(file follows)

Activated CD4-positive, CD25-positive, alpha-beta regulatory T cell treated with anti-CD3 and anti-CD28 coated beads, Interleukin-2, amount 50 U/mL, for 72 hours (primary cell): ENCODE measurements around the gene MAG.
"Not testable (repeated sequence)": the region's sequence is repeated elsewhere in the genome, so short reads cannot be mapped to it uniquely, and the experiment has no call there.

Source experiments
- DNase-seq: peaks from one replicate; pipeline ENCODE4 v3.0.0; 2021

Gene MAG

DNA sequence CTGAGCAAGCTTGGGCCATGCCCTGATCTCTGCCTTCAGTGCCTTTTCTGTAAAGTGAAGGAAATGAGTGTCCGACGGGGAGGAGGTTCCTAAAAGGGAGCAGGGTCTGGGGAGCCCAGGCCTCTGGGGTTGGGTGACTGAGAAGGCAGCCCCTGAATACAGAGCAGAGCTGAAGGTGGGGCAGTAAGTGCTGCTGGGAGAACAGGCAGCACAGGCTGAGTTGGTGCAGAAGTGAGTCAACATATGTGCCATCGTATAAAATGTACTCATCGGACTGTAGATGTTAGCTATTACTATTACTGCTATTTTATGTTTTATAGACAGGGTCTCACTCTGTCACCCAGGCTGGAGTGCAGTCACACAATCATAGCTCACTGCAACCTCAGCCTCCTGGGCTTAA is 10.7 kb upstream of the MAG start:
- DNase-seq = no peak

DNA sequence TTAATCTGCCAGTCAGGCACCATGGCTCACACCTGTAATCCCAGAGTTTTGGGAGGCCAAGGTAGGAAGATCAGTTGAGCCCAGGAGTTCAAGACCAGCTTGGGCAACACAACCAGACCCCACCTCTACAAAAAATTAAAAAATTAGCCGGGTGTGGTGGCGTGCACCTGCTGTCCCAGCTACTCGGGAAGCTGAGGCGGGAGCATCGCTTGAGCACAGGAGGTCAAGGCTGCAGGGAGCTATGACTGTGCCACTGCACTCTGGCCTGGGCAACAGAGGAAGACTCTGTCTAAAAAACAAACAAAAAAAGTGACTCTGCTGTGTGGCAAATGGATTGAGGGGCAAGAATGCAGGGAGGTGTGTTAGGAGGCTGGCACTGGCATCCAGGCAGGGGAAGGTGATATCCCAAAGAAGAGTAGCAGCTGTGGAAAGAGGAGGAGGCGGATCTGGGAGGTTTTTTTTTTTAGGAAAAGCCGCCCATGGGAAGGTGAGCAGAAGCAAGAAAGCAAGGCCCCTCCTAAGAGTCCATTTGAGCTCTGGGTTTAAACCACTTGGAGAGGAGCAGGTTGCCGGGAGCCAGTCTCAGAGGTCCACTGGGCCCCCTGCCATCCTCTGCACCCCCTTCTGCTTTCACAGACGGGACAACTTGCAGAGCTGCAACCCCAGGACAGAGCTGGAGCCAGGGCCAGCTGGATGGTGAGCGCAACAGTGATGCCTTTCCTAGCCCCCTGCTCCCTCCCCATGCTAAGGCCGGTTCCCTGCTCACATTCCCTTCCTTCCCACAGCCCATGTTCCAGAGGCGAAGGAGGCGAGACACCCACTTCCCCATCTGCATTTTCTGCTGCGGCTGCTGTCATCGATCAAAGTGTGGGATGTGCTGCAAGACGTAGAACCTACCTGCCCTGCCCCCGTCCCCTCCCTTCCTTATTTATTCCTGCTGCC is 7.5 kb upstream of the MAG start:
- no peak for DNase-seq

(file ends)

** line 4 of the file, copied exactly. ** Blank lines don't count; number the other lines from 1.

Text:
- DNase-seq: peaks from one replicate; pipeline ENCODE4 v3.0.0; 2021